My Dog’s Fear Of Rain And How History Gets Things Wrong

My dog Otis loves to go outside but hates the rain. On a normal day, he bolts out of the door and into our backyard. On a rainy day, he bolts outside but freezes on the porch as soon as he senses nature’s cruel trick. His fear of wetness is crippling. For at least 24 hours post-storm he’ll be completely untrusting of going outside and his bolt will turn into me having to coax, drag, and often carry him outside. We’re picking on Otis, but we humans have the same problems with using history to predict the future and succeed in the present too. 


In Alex Rosenberg’s How History Gets Things Wrong: The Neuroscience of Our Addiction to Stories, he explains how we mostly approach history in a narrative format, where we think of it as a series of events stitched together into a story we think makes sense. Otis’ most recent experience in going outside is his best predictor of the next time he’ll go outside, hence his post-storm anxiety. We’re all cause and effect collection machines. It’s not all bad, but it’s not all good either.


In his own way, Otis is good at history but bad at science. He learns from the (immediate) past but sucks at continuously testing his theory of the world. In Rosenberg’s book, he explains why humans have the capacity to be better than dogs at planning but still suffer from the same hardwired problems at grander scales. Take the expression about generals always fighting the last war. Just because we’ve collected the data doesn’t mean it’s predictive of the future. Narrative history and science will always differ in this way. History converges on communicability, science converges on repeatable, testable statements.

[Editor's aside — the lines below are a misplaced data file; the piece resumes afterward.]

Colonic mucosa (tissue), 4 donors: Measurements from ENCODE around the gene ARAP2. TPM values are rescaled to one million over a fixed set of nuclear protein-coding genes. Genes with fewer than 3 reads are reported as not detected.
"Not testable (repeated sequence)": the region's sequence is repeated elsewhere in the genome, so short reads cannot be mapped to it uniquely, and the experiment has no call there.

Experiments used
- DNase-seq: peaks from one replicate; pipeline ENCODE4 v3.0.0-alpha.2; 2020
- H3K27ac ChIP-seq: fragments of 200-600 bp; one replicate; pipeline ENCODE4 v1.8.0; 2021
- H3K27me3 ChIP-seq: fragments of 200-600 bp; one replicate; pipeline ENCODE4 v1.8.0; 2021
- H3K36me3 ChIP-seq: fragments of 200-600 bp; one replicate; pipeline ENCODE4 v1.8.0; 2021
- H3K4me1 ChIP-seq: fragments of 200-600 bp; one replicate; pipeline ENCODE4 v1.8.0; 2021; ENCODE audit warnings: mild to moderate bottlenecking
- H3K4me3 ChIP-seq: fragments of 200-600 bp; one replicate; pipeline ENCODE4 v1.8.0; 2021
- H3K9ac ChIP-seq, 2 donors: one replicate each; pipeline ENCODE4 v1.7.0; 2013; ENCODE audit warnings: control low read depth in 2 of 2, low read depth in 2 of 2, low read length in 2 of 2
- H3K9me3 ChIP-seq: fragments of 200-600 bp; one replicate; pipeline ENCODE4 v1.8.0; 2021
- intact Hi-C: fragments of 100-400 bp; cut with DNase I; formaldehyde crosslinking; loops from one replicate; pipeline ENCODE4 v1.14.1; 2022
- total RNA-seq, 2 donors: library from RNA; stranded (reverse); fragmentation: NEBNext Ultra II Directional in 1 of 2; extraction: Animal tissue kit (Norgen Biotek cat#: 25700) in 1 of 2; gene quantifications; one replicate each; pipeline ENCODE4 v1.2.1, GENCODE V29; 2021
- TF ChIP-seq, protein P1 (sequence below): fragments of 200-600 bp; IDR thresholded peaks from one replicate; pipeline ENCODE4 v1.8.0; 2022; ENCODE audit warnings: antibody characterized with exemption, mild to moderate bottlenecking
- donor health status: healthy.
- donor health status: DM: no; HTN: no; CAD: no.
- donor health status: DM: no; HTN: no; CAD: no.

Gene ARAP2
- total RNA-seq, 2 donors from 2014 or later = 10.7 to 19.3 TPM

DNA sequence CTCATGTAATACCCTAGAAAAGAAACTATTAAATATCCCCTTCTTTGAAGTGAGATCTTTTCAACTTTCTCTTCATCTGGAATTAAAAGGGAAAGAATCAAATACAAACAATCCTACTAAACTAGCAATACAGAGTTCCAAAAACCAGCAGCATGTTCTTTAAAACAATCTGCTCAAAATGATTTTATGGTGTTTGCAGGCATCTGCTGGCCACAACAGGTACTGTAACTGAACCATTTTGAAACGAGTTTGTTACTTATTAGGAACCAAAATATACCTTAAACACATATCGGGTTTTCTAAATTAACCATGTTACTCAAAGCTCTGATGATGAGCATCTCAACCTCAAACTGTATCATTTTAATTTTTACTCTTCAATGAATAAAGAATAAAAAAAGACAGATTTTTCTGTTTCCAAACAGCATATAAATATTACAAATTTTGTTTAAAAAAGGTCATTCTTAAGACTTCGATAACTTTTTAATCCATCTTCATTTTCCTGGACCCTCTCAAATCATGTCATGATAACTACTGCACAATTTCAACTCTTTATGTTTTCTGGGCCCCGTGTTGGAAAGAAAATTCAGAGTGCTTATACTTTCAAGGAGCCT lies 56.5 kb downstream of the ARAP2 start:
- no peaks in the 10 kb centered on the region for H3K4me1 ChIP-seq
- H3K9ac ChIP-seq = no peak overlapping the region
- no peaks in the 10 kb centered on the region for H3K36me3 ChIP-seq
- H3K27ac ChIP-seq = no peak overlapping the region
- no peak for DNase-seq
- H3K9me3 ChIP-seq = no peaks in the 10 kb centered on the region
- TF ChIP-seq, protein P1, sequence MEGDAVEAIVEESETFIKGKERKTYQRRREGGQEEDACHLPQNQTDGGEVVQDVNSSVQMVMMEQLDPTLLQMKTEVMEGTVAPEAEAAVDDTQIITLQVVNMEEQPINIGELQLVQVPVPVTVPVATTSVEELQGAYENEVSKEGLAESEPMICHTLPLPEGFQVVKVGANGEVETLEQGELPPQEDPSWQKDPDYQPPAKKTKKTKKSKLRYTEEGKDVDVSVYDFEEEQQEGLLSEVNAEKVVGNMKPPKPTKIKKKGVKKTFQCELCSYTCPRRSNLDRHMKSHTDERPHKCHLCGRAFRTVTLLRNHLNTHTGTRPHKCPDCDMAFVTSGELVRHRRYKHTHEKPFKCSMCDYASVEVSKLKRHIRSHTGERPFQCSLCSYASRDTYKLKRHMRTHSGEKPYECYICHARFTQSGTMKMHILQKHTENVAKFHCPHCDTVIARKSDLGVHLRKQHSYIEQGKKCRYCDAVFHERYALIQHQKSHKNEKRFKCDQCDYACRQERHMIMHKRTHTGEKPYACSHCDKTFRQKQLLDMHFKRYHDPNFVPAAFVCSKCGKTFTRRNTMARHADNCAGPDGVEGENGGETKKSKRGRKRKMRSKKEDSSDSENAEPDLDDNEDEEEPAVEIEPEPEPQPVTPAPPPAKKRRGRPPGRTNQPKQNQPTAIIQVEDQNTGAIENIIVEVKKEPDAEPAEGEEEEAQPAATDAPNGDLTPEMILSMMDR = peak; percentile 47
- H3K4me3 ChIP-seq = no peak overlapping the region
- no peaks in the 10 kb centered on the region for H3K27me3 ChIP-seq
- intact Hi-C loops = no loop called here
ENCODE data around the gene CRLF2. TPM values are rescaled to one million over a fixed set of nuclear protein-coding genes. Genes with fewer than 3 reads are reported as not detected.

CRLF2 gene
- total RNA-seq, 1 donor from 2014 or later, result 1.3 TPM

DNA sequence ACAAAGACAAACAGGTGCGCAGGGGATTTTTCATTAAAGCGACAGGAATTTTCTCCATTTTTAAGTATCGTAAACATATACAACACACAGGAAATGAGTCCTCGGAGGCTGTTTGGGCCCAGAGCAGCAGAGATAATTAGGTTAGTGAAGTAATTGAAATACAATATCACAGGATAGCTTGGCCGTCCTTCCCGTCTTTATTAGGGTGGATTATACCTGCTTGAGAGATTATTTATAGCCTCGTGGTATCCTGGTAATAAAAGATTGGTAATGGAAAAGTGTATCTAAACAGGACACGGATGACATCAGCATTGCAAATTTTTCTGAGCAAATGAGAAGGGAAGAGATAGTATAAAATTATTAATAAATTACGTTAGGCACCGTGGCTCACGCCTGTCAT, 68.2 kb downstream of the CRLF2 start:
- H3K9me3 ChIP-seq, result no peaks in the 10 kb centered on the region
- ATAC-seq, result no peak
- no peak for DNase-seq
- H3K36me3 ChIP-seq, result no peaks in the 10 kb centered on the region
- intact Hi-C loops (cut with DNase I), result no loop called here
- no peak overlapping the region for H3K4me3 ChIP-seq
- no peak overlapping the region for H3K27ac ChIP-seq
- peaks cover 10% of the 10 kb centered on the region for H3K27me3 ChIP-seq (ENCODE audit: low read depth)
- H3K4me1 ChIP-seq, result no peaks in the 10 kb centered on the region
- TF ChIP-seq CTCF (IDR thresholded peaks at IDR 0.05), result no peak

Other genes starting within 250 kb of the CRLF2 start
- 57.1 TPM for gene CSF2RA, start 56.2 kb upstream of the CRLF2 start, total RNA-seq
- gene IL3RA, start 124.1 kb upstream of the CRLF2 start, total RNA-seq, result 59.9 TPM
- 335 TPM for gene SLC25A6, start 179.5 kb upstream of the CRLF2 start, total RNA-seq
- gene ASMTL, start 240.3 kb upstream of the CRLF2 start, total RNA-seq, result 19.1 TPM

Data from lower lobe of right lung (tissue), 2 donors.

The lesson from Rosenberg, and to a lesser degree Otis, is to remember not to treat stories as science. Stories, and therefore history in the traditional sense, are primarily driven by our most basic perceptions. We socially/culturally/emotionally respond to the gravity of the time we got soaked in the rain before a big presentation, while we don’t socially/culturally/emotionally respond to the literal existence of gravity. It’s the way it is, we just have to be aware of it.


As we stumble forward into the future, our best bet is to keep asking questions. It’s OK to expect the future to rhyme with the past so long as we remember the limitations of the wetware between our ears. Remember, Otis’ hydrophobia is the equivalent of our hot take on politics, markets, marketing, etc. A good story will always sell, but we shouldn’t expect it to predict.

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